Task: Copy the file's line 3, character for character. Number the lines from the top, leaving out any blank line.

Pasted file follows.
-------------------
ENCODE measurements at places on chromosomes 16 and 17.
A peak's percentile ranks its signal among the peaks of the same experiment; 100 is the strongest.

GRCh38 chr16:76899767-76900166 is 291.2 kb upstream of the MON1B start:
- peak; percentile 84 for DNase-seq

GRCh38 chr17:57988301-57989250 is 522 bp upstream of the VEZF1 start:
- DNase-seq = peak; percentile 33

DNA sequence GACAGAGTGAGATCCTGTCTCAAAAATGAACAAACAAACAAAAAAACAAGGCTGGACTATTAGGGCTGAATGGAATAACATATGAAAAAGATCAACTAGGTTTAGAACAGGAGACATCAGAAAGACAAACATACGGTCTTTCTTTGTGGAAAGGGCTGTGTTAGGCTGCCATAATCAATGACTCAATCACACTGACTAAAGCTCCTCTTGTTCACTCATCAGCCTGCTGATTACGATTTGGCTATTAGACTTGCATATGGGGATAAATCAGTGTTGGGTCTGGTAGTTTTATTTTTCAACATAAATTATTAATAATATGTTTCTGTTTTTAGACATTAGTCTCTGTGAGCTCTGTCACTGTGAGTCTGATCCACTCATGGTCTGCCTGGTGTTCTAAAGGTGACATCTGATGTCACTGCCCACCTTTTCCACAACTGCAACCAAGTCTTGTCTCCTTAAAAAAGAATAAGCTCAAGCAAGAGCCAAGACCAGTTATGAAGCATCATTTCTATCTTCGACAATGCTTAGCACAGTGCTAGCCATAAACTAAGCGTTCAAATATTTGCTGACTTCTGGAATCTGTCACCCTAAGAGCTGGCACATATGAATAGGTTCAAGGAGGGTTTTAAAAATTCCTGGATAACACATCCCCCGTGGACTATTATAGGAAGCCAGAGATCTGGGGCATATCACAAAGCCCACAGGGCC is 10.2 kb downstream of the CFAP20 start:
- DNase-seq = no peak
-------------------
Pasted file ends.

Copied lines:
GRCh38 chr16:76899767-76900166 is 291.2 kb upstream of the MON1B start: